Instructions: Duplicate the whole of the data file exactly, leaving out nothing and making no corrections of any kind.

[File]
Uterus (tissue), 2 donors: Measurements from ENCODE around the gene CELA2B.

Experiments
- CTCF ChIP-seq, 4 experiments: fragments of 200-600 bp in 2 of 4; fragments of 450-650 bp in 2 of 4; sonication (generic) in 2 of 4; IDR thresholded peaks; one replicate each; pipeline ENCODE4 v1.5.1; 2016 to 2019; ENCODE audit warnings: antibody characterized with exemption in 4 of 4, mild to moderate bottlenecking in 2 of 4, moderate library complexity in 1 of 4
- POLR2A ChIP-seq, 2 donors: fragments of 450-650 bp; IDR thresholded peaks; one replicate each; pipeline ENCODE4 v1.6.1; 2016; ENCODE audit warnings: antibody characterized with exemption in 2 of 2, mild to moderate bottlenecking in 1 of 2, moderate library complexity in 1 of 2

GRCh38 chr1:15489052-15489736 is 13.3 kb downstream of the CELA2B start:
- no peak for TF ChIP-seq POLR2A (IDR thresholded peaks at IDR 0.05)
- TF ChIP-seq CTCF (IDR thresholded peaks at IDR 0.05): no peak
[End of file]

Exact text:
Uterus (tissue), 2 donors: Measurements from ENCODE around the gene CELA2B.

Experiments
- CTCF ChIP-seq, 4 experiments: fragments of 200-600 bp in 2 of 4; fragments of 450-650 bp in 2 of 4; sonication (generic) in 2 of 4; IDR thresholded peaks; one replicate each; pipeline ENCODE4 v1.5.1; 2016 to 2019; ENCODE audit warnings: antibody characterized with exemption in 4 of 4, mild to moderate bottlenecking in 2 of 4, moderate library complexity in 1 of 4
- POLR2A ChIP-seq, 2 donors: fragments of 450-650 bp; IDR thresholded peaks; one replicate each; pipeline ENCODE4 v1.6.1; 2016; ENCODE audit warnings: antibody characterized with exemption in 2 of 2, mild to moderate bottlenecking in 1 of 2, moderate library complexity in 1 of 2

GRCh38 chr1:15489052-15489736 is 13.3 kb downstream of the CELA2B start:
- no peak for TF ChIP-seq POLR2A (IDR thresholded peaks at IDR 0.05)
- TF ChIP-seq CTCF (IDR thresholded peaks at IDR 0.05): no peak